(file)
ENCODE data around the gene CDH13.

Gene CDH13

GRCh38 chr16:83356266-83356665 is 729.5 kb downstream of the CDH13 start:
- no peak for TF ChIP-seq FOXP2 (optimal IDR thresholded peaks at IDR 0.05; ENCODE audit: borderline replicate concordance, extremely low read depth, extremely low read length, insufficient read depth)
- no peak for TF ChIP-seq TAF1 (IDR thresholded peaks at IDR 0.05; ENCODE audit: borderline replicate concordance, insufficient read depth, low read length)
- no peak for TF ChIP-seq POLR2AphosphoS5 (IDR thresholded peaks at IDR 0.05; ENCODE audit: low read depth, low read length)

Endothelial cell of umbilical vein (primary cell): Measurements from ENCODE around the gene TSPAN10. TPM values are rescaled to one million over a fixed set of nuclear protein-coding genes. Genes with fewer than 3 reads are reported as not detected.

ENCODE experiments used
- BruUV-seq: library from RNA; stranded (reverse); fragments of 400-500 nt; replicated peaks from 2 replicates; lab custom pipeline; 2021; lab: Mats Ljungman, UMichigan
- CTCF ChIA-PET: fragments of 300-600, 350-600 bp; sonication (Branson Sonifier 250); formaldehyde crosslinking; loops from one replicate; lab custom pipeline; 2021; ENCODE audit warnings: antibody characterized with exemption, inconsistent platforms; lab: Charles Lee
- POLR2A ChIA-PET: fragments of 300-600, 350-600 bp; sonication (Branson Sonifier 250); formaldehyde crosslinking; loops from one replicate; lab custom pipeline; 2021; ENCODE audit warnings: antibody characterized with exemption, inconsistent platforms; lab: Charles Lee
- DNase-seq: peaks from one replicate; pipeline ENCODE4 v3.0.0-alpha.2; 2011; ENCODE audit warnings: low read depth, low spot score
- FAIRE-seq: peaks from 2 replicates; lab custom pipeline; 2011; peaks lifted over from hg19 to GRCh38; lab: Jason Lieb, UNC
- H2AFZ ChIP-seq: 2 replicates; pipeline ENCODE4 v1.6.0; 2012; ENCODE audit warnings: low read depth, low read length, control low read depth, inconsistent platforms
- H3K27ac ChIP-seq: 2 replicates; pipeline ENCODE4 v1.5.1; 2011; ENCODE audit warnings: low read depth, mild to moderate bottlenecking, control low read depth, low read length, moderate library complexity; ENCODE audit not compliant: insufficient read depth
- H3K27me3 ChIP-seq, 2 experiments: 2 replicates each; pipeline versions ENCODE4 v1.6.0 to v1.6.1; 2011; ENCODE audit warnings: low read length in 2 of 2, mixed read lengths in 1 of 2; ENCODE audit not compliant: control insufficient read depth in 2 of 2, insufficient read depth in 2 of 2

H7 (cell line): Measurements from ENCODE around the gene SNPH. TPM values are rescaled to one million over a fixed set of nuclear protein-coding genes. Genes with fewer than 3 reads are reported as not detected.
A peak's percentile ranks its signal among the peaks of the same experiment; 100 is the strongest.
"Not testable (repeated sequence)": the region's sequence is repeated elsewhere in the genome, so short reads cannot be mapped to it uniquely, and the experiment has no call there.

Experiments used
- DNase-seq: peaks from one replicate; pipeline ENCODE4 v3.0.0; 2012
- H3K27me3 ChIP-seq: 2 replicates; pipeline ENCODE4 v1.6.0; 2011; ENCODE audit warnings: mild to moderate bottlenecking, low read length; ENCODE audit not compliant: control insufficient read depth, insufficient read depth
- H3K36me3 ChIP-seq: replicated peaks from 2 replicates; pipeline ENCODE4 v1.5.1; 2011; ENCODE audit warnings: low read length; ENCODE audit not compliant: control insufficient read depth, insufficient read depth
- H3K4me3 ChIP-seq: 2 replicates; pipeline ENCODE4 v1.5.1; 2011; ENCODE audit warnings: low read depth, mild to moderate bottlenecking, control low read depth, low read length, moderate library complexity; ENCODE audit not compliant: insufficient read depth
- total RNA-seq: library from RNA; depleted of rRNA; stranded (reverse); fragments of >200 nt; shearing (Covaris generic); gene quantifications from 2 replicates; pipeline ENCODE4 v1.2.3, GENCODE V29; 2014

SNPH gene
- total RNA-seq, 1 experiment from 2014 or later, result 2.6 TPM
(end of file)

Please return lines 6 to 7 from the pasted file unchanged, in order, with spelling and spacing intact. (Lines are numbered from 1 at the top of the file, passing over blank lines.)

- no peak for TF ChIP-seq POLR2AphosphoS5 (IDR thresholded peaks at IDR 0.05; ENCODE audit: low read depth, low read length)

Endothelial cell of umbilical vein (primary cell): Measurements from ENCODE around the gene TSPAN10. TPM values are rescaled to one million over a fixed set of nuclear protein-coding genes. Genes with fewer than 3 reads are reported as not detected.